The secondary payloads on this flight are:

• DSX (Demonstration and Science Experiments) mission of AFRL. The payload consists of four small technology demonstrations (600 kg) to study how spacecraft electronics respond to space radiation. DSX is to be delivered into an elliptical MEO (6-12,000 km altitude).

• GPIM (Green Propellant Infusion Mission), a demonstration minisatellite of NASA (~180 kg). 12)

• FalconSat-7, a 3U CubeSat mission developed by the Cadets of the U.S. Air Force Academy (USAFA) at Colorado Springs, CO.

• NPSat-1 (Naval Postgraduate School Satellite-1) of the Naval Postgraduate School, Monterey, CA. A microsatellite of 86 kg.

• OCULUS-ASR (OCULUS-Attitude and Shape Recognition), a microsatellite (70 kg) of MTU (Michigan Technological University), Houghton, MI, USA.

• Prox-1, a microsatellite (71 kg) of SSDL (Space Systems Design Laboratory) at Georgia Tech.

• LightSail-2 of the Planetary Society, a nanosatellite (3U CubeSat, 5 kg) will be deployed from the parent satellite Prox-1.

• ARMADILLO of UTA (University of Texas at Austin), a nanosatellite (3U CubeSat) of ~ 4 kg.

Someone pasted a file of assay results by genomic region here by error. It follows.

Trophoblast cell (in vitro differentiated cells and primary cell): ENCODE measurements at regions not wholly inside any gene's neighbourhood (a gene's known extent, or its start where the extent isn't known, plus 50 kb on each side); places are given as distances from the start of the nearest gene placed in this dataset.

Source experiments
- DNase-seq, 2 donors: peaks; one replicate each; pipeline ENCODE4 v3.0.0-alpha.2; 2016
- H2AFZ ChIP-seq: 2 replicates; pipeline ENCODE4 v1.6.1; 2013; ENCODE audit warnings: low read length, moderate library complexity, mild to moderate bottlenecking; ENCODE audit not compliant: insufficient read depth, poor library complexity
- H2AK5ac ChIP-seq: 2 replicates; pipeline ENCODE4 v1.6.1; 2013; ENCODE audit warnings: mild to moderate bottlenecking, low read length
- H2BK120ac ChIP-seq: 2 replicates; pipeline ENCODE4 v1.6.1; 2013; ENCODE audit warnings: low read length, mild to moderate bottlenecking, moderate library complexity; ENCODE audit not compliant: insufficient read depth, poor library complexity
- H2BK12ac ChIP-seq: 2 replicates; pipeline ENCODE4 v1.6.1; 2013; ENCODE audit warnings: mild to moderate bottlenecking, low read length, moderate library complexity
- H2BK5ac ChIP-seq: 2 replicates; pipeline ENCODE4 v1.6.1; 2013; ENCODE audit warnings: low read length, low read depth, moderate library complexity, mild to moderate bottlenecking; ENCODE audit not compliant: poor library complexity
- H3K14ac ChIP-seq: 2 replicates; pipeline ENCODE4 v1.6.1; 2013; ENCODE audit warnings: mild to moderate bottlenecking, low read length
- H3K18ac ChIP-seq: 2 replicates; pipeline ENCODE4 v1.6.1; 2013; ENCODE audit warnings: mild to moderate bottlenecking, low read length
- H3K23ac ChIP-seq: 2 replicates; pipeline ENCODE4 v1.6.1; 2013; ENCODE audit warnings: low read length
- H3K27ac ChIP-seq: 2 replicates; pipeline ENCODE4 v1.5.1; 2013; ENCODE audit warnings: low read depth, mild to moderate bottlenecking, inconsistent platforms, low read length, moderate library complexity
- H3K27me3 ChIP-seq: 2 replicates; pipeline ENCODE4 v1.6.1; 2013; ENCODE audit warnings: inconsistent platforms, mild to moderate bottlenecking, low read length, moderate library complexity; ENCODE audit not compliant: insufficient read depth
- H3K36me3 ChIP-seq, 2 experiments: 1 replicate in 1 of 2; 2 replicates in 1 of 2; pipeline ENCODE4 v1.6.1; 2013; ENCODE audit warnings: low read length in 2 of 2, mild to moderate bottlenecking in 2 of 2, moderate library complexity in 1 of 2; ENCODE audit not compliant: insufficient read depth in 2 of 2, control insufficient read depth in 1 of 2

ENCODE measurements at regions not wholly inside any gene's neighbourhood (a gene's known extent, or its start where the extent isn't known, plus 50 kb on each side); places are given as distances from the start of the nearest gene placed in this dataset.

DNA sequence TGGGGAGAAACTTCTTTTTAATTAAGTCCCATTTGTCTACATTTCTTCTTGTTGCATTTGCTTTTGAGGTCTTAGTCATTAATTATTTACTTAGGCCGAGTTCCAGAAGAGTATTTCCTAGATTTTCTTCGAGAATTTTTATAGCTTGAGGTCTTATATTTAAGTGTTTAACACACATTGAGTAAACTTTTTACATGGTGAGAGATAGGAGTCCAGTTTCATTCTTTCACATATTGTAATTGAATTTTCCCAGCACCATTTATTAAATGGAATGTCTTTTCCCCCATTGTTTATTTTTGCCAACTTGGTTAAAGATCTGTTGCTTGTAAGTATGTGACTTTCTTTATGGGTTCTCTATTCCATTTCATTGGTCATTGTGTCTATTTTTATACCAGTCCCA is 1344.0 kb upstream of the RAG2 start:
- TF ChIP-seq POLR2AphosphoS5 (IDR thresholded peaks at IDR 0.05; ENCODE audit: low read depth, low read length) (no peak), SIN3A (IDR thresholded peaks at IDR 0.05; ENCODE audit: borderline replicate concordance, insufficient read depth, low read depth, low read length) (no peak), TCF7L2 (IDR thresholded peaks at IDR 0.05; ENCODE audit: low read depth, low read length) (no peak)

• E-TBEx (Enhanced Tandem Beacon Experiment), a tandem pair (3U CubeSats) of SRI International.

• TEPCE (Tether Electrodynamics Propulsion CubeSat Experiment), a 3U CubeSat (3 kg) of NPS (Naval Postgraduate School).

• CP-9 , a joint CP-9/StangSat experiment, which is a collaboration between PolySat at Cal Poly and the Merritt Island High School, and is sponsored by the NASA LSP (Launch Services Program). CP-9 is a 2U CubeSat while StangSat is a 1U CubeSat.

• PSat-2 (ParkinsonSat-2), a student built 1.5U CubeSat of USNA (US Naval Academy) with a mass of 2 kg.

• BRICSAT-2, a student built 1.5U CubeSat of USNA (US Naval Academy) to demonstrate a µCAT electric propulsion system and carry a ham radio payload.

• OTB-1 (Orbital Test Bed-1) a minisatellite built by SSTL (based on the SSTL-150 bus, 138 kg) and owned by General Atomics' Electromagnetic Systems Group (GA-EMS) of San Diego. One of the hosted payloads is NASA's DSAC (Deep Space Atomic Clock), a technology demonstration mission with the goal to validate a miniaturized, ultra-precise mercury-ion atomic clock that is 100 times more stable than today’s best navigation clocks.

• Ballast: Required in original mission contract to be delivered into MEO (6-12,000 km altitude); mass (< 5000 kg) and composition currently unknown.


Mission status

• NPSat-1 was deployed 1 hour and 22 minutes after launch into a circular orbit of 720 km. Ground operators at NPS (Naval Postgraduate School) in Monterey, California were able to command the spacecraft for initial telemetry downloads and were able to verify that the spacecraft was transmitting. Although, the signal could be detected, the signal strength was too week for data to be decoded. A successful packet of data was demodulated by spacecraft operators at NPS on 27 June 2019 (Ref. 11).